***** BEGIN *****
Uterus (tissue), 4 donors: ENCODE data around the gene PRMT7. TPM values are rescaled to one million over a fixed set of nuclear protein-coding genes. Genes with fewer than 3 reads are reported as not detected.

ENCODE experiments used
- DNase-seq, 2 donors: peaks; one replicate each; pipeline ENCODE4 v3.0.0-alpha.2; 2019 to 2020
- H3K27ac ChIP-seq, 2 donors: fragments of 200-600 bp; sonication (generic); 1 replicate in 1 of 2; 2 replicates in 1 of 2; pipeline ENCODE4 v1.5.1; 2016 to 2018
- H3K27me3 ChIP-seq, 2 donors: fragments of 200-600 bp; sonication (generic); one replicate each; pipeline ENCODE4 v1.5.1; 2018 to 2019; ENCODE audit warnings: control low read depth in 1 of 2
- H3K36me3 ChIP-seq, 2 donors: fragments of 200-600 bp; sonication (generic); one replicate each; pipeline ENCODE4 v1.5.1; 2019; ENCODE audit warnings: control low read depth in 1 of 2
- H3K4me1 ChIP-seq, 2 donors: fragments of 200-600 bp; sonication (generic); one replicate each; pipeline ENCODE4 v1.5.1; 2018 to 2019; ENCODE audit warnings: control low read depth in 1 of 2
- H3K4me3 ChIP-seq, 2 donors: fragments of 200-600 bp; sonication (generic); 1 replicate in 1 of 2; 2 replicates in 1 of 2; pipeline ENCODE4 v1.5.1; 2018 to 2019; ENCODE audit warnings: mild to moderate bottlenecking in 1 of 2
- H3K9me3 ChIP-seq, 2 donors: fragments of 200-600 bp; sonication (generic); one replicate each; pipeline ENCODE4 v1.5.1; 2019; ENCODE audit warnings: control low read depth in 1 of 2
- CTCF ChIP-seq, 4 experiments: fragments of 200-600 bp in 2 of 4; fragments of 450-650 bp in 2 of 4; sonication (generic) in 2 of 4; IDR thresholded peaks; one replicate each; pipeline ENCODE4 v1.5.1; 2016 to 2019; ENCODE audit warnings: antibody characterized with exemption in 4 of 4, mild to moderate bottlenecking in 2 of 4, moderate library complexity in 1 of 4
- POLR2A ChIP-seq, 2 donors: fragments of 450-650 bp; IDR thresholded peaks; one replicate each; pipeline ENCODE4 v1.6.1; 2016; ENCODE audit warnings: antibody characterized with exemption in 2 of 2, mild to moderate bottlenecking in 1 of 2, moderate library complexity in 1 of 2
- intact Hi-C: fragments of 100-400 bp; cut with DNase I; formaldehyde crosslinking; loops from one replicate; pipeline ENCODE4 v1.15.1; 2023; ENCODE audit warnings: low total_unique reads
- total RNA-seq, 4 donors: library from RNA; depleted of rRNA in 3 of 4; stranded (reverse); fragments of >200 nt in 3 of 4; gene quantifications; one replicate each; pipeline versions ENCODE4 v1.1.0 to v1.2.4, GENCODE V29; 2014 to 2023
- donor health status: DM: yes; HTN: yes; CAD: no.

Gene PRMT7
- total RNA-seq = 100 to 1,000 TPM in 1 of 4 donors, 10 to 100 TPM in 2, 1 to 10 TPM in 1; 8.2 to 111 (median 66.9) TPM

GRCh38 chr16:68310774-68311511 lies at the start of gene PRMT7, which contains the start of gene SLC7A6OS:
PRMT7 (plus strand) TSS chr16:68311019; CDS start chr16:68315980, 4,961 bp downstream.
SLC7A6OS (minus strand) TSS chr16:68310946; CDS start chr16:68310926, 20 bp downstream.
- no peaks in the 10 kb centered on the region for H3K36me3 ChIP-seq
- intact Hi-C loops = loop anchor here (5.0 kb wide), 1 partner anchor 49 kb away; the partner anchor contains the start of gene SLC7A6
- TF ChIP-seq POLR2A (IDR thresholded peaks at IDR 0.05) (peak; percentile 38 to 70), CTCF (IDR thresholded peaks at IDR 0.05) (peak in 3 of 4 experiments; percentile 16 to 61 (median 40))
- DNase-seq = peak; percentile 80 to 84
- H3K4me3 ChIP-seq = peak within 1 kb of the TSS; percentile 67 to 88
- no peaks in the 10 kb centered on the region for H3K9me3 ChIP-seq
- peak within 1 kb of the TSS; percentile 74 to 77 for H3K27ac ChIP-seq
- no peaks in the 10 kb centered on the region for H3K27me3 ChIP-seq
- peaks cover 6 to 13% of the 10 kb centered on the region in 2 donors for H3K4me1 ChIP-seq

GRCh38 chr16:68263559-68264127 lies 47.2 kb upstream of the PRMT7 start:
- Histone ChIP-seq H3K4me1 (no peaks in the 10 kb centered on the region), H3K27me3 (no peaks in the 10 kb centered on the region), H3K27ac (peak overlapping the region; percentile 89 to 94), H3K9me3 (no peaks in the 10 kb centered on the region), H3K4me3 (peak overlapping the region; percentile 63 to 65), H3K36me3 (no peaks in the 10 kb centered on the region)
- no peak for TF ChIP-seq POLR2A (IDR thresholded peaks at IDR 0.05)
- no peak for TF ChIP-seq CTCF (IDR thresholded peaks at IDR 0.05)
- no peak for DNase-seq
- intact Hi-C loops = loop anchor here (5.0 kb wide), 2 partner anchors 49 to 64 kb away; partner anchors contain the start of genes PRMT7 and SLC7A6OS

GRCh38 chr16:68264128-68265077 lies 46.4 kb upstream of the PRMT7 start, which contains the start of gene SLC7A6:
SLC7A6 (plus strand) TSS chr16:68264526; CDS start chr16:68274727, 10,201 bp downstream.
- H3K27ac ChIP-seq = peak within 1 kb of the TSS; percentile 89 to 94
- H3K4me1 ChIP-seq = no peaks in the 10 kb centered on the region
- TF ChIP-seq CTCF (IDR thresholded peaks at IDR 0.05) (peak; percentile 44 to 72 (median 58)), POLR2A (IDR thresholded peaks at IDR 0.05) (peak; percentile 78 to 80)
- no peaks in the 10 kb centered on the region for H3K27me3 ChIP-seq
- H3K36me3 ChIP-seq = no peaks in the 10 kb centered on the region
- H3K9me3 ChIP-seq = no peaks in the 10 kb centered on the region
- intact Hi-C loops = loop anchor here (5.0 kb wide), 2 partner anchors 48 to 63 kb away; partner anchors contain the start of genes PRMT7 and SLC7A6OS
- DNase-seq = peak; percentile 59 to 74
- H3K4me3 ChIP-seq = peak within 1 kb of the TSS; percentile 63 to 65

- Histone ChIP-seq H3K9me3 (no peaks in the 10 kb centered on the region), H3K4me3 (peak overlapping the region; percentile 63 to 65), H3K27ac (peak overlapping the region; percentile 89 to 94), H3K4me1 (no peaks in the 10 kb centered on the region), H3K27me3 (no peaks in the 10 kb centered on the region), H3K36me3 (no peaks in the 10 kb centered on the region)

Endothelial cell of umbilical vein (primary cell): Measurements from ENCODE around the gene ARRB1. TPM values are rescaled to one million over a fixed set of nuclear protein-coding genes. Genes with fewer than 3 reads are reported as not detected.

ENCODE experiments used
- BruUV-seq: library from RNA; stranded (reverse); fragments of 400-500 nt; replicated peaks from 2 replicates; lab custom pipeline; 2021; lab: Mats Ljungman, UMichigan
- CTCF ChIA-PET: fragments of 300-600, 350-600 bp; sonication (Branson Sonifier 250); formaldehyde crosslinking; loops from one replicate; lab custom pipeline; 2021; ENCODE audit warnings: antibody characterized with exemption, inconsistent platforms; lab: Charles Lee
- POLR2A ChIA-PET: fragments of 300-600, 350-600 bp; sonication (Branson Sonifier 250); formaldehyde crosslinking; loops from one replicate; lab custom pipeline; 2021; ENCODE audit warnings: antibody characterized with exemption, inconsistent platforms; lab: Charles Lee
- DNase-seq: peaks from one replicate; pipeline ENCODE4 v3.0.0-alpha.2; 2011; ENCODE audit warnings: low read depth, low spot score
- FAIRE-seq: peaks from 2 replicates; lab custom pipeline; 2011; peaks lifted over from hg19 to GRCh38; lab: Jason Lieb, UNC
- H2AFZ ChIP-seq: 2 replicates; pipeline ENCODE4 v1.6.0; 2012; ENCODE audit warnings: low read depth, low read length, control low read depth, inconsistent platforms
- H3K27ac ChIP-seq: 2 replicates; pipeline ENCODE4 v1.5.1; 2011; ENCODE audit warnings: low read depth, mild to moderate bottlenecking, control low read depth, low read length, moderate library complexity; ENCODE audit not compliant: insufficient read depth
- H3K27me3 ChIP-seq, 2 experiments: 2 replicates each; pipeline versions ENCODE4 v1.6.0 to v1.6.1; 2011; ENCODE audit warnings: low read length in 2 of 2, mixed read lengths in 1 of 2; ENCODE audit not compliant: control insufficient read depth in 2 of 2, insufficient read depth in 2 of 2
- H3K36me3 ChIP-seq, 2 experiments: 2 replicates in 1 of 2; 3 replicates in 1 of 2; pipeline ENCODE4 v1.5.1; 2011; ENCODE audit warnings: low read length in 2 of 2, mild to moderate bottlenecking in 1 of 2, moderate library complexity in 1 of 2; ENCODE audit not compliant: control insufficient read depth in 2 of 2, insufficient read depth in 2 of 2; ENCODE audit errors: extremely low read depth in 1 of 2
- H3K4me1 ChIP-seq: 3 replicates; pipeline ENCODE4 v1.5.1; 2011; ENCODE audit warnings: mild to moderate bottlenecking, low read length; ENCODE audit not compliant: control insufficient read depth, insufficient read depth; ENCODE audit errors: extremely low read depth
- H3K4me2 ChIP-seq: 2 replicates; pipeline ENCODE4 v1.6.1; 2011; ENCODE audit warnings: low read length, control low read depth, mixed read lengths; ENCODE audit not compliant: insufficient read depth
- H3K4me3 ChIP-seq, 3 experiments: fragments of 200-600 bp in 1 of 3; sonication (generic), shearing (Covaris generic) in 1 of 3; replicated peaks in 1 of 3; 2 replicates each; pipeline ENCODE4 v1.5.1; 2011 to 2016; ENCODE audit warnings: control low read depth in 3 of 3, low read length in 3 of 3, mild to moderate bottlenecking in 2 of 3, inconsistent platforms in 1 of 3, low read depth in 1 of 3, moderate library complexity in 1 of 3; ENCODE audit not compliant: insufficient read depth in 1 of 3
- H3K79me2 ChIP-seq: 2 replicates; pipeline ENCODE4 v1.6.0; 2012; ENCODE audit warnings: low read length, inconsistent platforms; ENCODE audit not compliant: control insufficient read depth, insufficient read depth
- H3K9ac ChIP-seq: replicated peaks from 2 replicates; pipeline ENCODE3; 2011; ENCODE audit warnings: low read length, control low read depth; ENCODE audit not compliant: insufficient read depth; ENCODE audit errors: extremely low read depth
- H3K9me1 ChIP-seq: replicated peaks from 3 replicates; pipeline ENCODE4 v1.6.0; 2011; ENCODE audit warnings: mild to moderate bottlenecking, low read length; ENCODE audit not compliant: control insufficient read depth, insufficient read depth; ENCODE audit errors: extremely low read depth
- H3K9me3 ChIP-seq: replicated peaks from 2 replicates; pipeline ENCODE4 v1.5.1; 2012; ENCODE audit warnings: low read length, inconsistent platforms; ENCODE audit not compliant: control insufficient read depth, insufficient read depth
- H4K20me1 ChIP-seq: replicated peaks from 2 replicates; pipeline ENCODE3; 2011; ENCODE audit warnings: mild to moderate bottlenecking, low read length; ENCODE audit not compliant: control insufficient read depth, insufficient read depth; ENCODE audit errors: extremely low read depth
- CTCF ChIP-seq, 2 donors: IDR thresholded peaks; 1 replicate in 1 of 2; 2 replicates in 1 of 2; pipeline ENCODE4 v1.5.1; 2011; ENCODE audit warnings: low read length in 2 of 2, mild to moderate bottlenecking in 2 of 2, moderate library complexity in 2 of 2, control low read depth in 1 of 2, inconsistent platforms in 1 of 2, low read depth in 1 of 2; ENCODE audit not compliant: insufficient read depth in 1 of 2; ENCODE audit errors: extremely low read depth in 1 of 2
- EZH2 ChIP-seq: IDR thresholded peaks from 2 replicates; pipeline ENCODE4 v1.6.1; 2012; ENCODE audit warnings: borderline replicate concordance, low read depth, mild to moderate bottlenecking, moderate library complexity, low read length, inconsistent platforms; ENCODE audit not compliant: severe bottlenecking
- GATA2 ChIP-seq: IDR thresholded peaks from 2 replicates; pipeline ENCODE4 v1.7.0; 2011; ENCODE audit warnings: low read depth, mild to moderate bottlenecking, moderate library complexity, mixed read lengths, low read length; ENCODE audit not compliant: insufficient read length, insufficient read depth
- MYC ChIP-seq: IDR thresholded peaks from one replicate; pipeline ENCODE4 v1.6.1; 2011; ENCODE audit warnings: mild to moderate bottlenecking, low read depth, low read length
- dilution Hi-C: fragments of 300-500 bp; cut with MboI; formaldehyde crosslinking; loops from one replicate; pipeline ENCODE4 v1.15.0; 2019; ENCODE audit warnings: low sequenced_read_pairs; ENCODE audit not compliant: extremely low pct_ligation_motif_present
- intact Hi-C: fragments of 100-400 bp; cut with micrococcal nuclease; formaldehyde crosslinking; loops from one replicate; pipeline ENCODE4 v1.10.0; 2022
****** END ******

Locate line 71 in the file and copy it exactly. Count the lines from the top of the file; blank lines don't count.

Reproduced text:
- intact Hi-C: fragments of 100-400 bp; cut with micrococcal nuclease; formaldehyde crosslinking; loops from one replicate; pipeline ENCODE4 v1.10.0; 2022